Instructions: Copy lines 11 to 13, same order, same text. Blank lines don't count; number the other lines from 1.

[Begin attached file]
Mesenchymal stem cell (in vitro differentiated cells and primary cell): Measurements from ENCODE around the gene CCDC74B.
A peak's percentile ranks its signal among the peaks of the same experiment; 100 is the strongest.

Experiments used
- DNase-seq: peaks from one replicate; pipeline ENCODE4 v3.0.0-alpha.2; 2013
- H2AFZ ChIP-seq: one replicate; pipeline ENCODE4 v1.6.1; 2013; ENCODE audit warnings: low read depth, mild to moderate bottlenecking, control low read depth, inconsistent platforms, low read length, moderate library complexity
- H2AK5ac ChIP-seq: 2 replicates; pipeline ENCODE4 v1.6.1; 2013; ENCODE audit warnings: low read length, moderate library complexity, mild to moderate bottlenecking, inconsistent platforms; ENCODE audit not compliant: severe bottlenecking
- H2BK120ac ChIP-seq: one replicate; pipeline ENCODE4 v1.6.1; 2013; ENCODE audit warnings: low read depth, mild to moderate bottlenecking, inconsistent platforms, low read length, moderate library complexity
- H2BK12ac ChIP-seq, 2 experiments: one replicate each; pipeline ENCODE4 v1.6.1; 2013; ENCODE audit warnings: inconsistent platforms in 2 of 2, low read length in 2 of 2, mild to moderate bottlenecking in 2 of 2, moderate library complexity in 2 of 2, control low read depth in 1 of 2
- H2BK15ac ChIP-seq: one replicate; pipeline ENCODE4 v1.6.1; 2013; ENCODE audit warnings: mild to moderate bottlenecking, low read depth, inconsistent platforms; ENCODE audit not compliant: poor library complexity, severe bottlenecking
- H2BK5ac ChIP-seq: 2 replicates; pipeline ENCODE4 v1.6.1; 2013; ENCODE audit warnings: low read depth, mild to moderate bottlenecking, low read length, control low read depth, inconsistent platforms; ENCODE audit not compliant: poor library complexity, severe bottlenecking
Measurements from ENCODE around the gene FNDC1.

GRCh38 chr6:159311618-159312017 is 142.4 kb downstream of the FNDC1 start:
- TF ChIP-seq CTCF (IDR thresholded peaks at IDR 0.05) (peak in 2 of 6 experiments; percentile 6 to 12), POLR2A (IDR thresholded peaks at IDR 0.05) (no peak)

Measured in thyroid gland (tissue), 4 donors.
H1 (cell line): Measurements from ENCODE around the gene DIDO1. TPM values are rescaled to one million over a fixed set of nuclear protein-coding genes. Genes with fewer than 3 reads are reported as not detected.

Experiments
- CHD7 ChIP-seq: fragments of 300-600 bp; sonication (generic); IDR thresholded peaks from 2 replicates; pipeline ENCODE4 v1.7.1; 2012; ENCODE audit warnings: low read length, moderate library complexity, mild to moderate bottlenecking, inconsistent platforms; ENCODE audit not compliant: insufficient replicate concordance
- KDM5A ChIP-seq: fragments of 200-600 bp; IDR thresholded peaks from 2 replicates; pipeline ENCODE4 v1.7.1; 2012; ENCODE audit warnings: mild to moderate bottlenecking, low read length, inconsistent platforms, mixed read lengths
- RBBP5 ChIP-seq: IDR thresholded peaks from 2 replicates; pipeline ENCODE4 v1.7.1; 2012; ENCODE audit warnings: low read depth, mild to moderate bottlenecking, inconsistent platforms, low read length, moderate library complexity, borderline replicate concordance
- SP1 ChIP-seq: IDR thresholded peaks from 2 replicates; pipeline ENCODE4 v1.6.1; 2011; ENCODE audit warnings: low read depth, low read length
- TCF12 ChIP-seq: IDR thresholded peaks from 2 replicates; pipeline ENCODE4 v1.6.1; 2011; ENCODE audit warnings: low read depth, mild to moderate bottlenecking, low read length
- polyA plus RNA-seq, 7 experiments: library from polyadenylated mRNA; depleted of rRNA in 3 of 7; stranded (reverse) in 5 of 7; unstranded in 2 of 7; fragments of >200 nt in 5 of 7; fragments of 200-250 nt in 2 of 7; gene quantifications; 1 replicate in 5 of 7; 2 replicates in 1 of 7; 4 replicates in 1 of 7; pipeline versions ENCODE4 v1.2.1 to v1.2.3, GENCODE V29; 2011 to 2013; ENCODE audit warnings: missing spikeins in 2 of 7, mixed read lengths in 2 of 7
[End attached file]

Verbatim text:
Measurements from ENCODE around the gene FNDC1.

GRCh38 chr6:159311618-159312017 is 142.4 kb downstream of the FNDC1 start:
- TF ChIP-seq CTCF (IDR thresholded peaks at IDR 0.05) (peak in 2 of 6 experiments; percentile 6 to 12), POLR2A (IDR thresholded peaks at IDR 0.05) (no peak)